W3C home > Mailing lists > Public > public-html@w3.org > May 2007

Re: Support Existing Content

From: Gareth Hay <gazhay@gmail.com>
Date: Fri, 4 May 2007 10:46:12 +0100
Message-Id: <BC9F8C3D-C7F4-4002-B01A-AF342931402C@gmail.com>
Cc: matt@builtfromsource.com, public-html@w3.org
To: Maciej Stachowiak <mjs@apple.com>

On 4 May 2007, at 10:30, Maciej Stachowiak wrote:

>> I think that the situation we have just now is untenable.
> What's untenable about it? What is the actual harm of noncomforming  
> content that you're trying to solve?

You don't think tag-soup is harmful at all?

>> I don't think any form of (your definition) encouragement is going  
>> to work, after all, people have been pretty much free to go your  
>> way for years and haven't, so let's try (my definition)  
>> encouraging them a different way, which prevents them from getting  
>> things wrong.
> So who is helped by forcing error handling? We've already  
> established that "lazy or uneducated authors", browser vendors, and  
> end users will all be harmed by such an approach. But you still  
> haven't said who will be helped and how.

Have we already established such?
Lazy or uneducated users - yes, but any new novice users will learn  
the correct way, because other wise their code doesn't work.
Browser vendors? - hardly, stopping rendering on error can't be that  
difficult to add to their code, can it?
End users? - Only by poor authors, as I've said over and over and  
over again, existing content should be free to render in non-html5 mode.
I would concede to a point that a UA could decide to render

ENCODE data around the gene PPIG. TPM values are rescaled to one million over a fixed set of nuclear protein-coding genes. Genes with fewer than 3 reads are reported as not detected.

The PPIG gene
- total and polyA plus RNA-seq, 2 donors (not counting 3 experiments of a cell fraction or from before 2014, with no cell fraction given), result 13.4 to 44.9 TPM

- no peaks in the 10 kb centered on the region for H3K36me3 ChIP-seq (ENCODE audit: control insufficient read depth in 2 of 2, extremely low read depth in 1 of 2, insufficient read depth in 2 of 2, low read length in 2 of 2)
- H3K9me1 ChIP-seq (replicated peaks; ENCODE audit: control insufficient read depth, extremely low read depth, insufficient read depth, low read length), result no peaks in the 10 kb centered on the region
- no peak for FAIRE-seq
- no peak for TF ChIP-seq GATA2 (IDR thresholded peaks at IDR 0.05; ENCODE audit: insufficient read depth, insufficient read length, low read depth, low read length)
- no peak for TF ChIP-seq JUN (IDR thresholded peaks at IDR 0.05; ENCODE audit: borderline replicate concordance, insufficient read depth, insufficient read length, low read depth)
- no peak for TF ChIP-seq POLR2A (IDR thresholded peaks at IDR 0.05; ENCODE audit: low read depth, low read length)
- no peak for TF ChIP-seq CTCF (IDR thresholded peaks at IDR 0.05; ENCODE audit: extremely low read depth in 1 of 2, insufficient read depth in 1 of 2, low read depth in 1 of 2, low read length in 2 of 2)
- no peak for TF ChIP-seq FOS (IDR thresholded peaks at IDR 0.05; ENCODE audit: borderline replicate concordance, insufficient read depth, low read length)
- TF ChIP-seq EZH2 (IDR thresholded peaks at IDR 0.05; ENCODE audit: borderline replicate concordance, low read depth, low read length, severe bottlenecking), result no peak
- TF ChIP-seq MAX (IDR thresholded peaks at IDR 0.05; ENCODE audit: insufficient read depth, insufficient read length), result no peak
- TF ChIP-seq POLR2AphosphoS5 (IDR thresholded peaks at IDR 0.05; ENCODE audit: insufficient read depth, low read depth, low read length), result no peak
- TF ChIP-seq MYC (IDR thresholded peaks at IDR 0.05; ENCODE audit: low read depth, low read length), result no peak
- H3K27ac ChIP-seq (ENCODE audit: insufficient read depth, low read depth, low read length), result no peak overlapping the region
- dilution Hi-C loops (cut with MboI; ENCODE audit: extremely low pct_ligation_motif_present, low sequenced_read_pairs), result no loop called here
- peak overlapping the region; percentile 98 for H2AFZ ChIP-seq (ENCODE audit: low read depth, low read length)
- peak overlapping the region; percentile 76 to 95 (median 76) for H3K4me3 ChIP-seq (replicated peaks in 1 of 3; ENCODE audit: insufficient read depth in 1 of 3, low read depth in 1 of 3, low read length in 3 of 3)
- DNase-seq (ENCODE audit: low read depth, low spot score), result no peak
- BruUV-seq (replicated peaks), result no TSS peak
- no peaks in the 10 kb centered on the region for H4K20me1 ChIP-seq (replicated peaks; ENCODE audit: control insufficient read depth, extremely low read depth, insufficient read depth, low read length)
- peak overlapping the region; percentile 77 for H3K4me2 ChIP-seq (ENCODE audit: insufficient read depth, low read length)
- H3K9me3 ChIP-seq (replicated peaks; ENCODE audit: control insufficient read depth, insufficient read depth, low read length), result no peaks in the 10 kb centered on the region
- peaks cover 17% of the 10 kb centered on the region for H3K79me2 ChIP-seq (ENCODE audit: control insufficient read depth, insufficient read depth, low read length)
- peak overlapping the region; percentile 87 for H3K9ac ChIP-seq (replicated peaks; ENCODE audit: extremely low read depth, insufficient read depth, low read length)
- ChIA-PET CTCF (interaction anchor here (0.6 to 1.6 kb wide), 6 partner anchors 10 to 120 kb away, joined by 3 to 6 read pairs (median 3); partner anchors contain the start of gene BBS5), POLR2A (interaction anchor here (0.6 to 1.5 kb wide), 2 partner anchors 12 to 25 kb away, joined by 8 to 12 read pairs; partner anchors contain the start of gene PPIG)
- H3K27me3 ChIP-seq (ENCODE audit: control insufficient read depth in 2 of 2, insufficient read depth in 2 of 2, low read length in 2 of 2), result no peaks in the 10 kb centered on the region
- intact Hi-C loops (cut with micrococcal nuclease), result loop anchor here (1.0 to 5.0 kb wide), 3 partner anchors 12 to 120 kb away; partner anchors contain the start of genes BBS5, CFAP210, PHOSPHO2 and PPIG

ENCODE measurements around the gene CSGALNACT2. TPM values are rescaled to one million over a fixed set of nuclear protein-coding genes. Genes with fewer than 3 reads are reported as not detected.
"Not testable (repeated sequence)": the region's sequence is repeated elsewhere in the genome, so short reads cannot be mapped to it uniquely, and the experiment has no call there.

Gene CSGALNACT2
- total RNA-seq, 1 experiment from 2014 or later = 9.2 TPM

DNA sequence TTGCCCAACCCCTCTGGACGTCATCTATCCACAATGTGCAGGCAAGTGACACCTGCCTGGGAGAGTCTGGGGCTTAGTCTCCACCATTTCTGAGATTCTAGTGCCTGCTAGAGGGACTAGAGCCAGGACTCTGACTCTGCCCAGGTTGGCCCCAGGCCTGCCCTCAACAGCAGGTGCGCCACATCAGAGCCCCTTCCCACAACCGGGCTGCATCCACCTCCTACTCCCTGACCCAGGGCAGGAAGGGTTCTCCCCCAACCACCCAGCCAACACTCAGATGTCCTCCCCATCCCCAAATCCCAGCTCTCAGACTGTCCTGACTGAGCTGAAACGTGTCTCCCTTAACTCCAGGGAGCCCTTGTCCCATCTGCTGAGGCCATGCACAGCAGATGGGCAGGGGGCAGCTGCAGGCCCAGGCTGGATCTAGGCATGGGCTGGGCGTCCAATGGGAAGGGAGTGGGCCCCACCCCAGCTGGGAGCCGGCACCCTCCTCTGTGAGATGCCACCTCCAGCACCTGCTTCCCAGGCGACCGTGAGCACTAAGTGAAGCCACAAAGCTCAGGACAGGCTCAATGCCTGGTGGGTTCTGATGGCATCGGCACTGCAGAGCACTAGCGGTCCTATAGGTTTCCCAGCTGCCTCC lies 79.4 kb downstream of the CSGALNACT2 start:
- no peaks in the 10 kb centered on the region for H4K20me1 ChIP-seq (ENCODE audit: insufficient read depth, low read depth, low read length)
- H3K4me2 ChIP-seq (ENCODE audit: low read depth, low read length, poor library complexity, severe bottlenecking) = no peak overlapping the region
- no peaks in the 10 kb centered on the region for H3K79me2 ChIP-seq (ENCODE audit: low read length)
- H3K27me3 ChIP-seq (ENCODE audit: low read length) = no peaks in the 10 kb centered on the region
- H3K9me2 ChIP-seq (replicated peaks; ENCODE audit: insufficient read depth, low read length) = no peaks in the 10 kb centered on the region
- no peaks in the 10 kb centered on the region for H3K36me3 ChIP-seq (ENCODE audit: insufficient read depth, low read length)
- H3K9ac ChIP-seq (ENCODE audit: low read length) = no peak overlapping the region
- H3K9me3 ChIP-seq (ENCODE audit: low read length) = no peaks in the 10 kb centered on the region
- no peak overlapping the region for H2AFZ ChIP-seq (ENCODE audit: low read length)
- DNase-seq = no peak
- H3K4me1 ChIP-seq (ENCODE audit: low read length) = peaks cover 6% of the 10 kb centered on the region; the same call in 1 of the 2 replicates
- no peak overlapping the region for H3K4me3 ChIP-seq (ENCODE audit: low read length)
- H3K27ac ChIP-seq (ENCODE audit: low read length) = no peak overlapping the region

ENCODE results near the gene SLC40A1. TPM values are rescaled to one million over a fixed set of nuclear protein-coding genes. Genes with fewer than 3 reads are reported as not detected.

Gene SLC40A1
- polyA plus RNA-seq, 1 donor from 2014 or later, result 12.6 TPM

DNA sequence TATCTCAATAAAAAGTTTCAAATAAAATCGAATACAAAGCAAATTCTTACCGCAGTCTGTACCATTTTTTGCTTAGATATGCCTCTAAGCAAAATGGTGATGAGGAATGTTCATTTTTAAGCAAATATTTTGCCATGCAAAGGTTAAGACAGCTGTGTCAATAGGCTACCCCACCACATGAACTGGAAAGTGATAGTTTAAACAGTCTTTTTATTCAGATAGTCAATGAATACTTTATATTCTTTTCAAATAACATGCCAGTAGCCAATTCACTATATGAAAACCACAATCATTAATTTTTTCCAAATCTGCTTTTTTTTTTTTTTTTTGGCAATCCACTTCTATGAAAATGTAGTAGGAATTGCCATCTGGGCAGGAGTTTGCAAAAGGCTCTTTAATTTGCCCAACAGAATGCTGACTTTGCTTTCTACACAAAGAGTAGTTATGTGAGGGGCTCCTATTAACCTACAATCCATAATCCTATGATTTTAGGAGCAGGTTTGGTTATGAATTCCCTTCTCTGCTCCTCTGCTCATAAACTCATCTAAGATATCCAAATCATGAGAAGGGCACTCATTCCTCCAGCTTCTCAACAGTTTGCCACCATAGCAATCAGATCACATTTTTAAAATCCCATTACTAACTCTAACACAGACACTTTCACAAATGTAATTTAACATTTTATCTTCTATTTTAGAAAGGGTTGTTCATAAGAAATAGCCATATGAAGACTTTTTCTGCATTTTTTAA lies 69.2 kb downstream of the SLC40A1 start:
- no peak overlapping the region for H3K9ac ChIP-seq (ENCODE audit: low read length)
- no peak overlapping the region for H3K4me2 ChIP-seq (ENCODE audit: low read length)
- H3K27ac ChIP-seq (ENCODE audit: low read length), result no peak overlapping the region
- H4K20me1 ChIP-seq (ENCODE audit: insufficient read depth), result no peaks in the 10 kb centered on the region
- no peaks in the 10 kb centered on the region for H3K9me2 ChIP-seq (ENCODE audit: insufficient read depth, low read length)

automatically to html4 on error, but they still need to display that  
this has happened.

>> [aside: maybe it's because I grew up with "Segmentation Fault"  
>> fatal errors that I don't see that kind of error handling as "wrong"]
> Yes, most skilled human interface designers would consider it  
> unacceptable to show the string "Segmentation Fault" to an end user  
> ever, so your tastes in this regard are probably an outlier.

If I wrote a C program, it works for me, I send it to you, you run it  
and you get "Segmentation Fault", who do you blame?
Why is it "end user" punishment. It's the /authors/ fault.

>> I think "draconian" error handling leads to a much more educated  
>> author.
> So "more educated authors" is the benefit you're citing? Is that  
> it? You said before that uneducated authors would be harmed. Do you  
> think providing them with a forcible education outweighs the harm  
> to them and other groups?

So we specify the way someone /should/ write a document and then let  
them get away with doing it /close to/ the spec but not quite?
I think that is absurd, I really do.

>> Doesn't  "Parse error : line 5" - tell you all you need to know?
> If I loaded http://digg.com and saw that, then no, it would not  
> tell me all I need to know. Since what I need to know is the  
> information on the page, not a parse error.
So who are you going to blame? the browser vendor? I don't think so.
What would happen, no-one would be able to read digg and they lose  
all their 'custom'.
Why is this a problem if they haven't written the page properly?
Again "don't declare it as html5 if it isn't html5" is what I'm going  

>> I certainly wouldn't be to adverse to
>> 	 "This page was written as HTML5, but it is invalid. Error is  
>> 'non-conformity - line 5'. Do you want to try this as html4?"
>> Where the browser will attempt to render the page minus the html5  
>> doctype declaration.
> So you're ok with only annoying and confusing end-users instead of  
> preventing them completely from seeing the content. How about we  
> cut annoying the user out of the equation as well?
Ok if it's silly suggestion season, let's make authors render their  
pages to PDF and download them to UAs and you can still make use of  
JS and everyone gets the same output. Let's just do away with HTML  

Received on Friday, 4 May 2007 09:46:35 UTC

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